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American Hero : "Jackie Robinson: An Intimate Portrait." by Rachel Robinson with Lee Daniels . Harry Abrams ($29.95; 240 pp.) : "Stealing Home: An Intimate Family Portrait," by Sharon Robinson . HarperCollins ($24.00; 213 pp.)

September 22, 1996|Roger Kahn | Roger Kahn wrote "The Boys of Summer" and "The Era." He covered the Brooklyn Dodgers for the New York Herald Tribune

Jackie Robinson and I became friends in the spring of 1952, friends almost by default. He was 33 years old--already heroic and despised. Walter O'Malley, the president of Robinson's employer, the Brooklyn Dodgers, warned me that "this Robinson is the most shameless publicity seeker I've ever met." Alvin Dark, shortstop for the New York Giants, said Robinson "reminds me of Hitler." The press . . . oh Lord, the armies of the press. There were no women baseball writers in press boxes during the 1950s, nor any blacks. Bigotry--ol' boy bigotry, "That sum-buck is too uppity" bigotry--was the order of that journalistic day.

I loved Jack before I met him. He played like hell, hitting, running, stealing home, sticking his jaw into an umpire's face with no apology for being black, none at all. As Branch Rickey, the former Dodger president who summoned Robinson to destroy apartheid baseball, put it to me across cigar smoke and a rumbling laugh: "That fellow is all adventure on a ball field." Affection for this brave, dashing character flowed from me, while most of the other sportswriters complained that "the guy is hard to like." In that setting and given my background, a close friendship probably was inevitable.

I'd been sent to a mostly WASP prep school in Brooklyn called Froebel Academy. O'Malley, though hardly WASP, eventually became chairman of the board of trustees. His son Peter, a somber bespectacled youngster, appeared a few grades behind me, always looking cleanly scrubbed.

In those distant days before the Holocaust, anti-Semitism was fashionable and the Christian boys in my grade took to calling me "Izzy," their not terribly subtle code-word for Jew. I was the swiftest running back at this school and I thought that if there were any way to escape the anguish of being called "Izzy," it would be to make just the best darn touchdown run. One afternoon I did, and the captain of our team rushed up to me in the end zone, his large Presbyterian teeth showing in a smile. "Nice run, Izzy," he said.

When I told Robinson this story on a slow train ride through Alabama 44 springs ago, his eyes moistened with pain for that wounded little kid. We barely knew each other but, to use George Washington's noble phrase, Jackie Robinson gave bigotry no sanction. He hated anti-Semitism, just as he hated prejudice against blacks--without qualification and from the gut.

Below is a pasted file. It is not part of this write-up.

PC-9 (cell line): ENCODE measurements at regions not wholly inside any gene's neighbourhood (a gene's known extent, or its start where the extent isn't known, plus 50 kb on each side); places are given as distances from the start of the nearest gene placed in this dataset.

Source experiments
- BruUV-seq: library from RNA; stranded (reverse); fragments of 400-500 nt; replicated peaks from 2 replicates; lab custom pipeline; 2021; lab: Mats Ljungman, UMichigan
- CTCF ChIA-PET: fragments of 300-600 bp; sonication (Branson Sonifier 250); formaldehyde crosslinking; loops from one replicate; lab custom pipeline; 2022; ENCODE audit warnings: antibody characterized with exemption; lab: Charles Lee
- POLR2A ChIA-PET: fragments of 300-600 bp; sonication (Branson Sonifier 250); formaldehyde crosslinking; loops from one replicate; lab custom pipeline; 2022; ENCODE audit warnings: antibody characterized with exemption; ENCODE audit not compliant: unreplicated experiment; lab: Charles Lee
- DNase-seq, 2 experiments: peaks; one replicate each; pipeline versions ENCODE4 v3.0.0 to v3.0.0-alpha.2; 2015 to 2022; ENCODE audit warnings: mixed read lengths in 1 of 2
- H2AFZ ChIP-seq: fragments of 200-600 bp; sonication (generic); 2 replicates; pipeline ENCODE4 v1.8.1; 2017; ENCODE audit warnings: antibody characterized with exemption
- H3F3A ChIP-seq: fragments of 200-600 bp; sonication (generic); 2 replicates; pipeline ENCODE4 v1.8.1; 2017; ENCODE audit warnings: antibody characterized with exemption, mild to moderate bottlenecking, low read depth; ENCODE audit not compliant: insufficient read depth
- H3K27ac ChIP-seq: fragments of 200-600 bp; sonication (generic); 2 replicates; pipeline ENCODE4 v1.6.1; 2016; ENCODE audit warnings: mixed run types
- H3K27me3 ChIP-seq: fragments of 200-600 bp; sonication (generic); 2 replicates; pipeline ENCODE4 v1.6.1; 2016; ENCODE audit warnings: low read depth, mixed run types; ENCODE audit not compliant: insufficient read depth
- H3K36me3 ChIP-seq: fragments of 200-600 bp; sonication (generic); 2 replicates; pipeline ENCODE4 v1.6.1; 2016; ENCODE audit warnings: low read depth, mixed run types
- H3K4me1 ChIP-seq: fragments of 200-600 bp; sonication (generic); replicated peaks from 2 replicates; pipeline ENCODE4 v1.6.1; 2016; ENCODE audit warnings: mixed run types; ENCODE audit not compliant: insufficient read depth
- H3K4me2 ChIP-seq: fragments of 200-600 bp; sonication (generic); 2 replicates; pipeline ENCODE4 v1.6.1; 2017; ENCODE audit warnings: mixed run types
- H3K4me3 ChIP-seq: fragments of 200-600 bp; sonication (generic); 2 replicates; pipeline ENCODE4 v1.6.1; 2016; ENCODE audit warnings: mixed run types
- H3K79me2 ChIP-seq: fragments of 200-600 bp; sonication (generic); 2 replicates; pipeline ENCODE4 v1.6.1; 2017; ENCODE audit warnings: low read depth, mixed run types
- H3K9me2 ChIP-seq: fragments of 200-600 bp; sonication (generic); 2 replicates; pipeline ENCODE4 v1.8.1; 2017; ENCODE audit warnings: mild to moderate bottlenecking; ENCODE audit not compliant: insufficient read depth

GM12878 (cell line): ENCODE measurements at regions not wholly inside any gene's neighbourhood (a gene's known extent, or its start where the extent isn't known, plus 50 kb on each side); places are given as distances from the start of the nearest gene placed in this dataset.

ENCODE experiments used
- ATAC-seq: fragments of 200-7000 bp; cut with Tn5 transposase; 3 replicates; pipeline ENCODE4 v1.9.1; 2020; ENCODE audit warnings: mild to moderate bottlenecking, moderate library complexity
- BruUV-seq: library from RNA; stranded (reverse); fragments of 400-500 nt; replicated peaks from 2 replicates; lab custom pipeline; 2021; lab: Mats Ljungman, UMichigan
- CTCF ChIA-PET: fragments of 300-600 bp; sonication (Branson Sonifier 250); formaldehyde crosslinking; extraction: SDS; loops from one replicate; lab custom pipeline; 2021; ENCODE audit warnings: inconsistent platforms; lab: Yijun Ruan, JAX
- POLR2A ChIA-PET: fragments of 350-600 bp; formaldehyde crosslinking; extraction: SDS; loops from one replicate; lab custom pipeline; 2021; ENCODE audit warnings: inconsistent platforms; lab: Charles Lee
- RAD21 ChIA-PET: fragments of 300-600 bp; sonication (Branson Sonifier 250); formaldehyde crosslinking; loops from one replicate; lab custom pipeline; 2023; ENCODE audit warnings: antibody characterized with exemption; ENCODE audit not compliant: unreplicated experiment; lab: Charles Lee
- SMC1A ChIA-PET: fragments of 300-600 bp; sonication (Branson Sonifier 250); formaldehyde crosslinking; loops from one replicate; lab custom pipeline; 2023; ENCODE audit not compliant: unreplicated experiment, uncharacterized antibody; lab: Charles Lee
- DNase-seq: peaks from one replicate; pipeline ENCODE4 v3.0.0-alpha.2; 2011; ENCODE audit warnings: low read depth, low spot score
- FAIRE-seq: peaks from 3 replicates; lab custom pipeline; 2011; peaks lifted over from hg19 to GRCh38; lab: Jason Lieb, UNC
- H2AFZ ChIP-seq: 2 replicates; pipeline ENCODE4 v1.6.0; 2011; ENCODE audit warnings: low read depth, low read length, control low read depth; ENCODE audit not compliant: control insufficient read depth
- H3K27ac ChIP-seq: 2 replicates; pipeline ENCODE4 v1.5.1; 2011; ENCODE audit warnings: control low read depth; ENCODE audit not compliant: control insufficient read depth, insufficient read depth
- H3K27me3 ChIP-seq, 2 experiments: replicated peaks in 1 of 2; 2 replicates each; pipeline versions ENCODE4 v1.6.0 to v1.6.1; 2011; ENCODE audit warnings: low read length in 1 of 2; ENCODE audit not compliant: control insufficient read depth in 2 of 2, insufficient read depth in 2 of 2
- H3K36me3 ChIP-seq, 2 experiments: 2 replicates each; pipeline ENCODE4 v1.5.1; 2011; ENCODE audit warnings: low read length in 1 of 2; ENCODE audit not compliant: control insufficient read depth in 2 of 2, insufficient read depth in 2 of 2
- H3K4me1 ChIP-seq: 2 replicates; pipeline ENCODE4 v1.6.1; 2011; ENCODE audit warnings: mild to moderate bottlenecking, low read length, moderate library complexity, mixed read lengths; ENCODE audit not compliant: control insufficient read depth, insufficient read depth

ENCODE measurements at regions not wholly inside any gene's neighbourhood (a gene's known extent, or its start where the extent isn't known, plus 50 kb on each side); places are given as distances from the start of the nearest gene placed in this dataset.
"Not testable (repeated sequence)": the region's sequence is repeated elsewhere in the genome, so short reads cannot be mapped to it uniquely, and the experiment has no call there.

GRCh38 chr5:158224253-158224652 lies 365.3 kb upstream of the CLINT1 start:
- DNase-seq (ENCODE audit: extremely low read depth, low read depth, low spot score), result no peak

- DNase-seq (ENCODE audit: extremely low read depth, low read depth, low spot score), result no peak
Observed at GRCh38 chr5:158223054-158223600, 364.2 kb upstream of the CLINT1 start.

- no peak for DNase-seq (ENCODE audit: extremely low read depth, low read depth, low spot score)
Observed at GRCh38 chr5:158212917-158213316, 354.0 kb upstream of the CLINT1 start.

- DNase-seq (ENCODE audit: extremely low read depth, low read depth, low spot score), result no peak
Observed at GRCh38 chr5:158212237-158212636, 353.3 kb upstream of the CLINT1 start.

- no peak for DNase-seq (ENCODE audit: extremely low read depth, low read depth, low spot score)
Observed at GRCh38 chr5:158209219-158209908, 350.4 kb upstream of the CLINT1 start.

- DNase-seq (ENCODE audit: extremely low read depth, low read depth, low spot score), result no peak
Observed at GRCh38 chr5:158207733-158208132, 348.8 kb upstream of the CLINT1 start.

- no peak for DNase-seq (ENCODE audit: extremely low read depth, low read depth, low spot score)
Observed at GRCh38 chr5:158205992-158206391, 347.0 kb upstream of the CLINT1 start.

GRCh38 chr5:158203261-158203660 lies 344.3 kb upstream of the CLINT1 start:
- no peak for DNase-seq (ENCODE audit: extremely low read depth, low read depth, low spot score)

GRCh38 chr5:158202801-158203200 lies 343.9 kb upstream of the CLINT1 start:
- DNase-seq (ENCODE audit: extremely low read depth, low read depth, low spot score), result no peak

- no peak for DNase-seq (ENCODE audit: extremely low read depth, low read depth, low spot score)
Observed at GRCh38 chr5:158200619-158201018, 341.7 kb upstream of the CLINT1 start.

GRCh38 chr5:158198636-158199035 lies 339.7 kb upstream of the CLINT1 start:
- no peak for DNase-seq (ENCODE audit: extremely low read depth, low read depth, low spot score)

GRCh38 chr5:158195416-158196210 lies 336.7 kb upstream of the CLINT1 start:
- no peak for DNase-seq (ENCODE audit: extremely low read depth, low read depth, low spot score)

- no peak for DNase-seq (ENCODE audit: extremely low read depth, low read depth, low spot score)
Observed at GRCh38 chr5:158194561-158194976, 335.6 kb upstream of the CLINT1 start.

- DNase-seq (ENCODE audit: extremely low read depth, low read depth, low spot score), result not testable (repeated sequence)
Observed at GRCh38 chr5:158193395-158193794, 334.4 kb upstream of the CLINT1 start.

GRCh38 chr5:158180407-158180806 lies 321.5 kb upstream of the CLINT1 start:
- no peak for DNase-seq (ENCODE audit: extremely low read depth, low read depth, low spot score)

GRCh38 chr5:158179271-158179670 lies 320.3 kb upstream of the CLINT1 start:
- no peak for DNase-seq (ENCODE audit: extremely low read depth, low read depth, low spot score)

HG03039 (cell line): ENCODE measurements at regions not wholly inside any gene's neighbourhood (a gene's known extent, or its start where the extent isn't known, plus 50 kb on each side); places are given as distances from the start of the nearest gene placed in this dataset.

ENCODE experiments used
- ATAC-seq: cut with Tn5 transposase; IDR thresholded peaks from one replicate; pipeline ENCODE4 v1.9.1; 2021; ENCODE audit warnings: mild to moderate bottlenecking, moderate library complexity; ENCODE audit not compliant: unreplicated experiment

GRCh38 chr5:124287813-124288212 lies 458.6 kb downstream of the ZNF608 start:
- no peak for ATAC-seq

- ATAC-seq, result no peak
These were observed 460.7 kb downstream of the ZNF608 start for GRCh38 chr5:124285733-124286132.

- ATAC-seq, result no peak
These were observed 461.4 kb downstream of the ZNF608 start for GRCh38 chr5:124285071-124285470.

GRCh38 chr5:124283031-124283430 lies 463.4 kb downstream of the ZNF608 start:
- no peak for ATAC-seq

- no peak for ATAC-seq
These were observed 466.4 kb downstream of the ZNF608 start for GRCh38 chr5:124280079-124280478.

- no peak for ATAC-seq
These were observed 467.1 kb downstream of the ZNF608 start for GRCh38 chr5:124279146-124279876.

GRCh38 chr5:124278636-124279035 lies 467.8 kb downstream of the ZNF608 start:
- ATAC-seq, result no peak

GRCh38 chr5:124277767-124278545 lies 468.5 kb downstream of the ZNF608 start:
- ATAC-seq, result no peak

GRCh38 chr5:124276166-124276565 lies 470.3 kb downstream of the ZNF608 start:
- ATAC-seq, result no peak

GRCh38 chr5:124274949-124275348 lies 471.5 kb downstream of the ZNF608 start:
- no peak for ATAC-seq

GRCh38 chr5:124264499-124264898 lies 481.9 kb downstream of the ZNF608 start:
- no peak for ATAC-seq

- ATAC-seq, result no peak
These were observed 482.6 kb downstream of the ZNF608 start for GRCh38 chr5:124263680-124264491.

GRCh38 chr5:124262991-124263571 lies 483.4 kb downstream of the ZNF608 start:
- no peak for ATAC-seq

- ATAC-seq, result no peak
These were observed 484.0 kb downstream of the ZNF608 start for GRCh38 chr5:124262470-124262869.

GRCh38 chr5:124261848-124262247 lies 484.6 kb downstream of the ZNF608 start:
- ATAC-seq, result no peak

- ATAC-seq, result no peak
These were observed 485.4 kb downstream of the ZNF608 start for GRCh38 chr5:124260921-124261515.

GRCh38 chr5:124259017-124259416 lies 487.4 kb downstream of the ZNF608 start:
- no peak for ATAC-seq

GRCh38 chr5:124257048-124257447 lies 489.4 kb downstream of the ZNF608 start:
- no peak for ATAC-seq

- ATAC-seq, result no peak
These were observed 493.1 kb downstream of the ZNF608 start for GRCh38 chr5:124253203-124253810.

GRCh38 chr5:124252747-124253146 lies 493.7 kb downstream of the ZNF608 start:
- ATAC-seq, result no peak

So we talked, through that train ride and across the remaining 20 years of his life. He hired me to help him write pieces for a black sports magazine, and when the magazine folded he charged up to the offices and glowered at the publisher until the man wrote me a final check. He held forth on his own fondness for Nelson Rockefeller's moderate Republicanism, and I arranged for him to set those thoughts down in an essay for the Saturday Evening Post.

While I worked at researching "The Boys of Summer," he opened his heart to me on bigotry and baseball, on love and lust and the developing tragedy that was his first-born son. Jackie Robinson Jr. went off to war in Vietnam and came home addicted to drugs. He fought his way through rehab and seemed to be straightening out in 1971, when he lost his life in an auto crash. I helped the stricken family bury their first-born son. Sixteen years later, when I lost a son to heroin, Jack's widow, Rachel, appeared at the memorial service, all poise and grace until she caught sight of my surviving boy. Then the two embraced and wept.


I mention these matters to let you know that I bring no pretense of neutrality to Robinson or to his memory. He was a selfless friend and a great man, in the long run cruelly served by the Dodgers and indeed by Organized Baseball Inc. Should Robinson have been allowed to manage in the major leagues? That recurring question is inadequate. I believe Robinson should have been asked to become commissioner of baseball.

Next year will be the 50th anniversary of Robinson's entry into the major leagues--and the 41st anniversary of the Brooklyn Dodgers' decision to get rid of him. O'Malley peddled Robinson's contract to the New York Giants on Dec. 13, 1956, for $50,000 and the rights to a journeyman pitcher. Robinson canceled the deal by retiring. From that day forth, neither the Dodgers nor any other major league team ever offered him a job. He was so hurt by this blackballing--or was it whiteballing?--that he took to telling people that baseball was a boring game.

Now, two new books are appearing to celebrate Robinson. His widow, Rachel Robinson, has written "Jackie Robinson: An Intimate Portrait." The other, by his daughter, Sharon, is titled "Stealing Home: An Intimate Family Portrait." To judge them fairly, you do best to keep the subtitles in mind.

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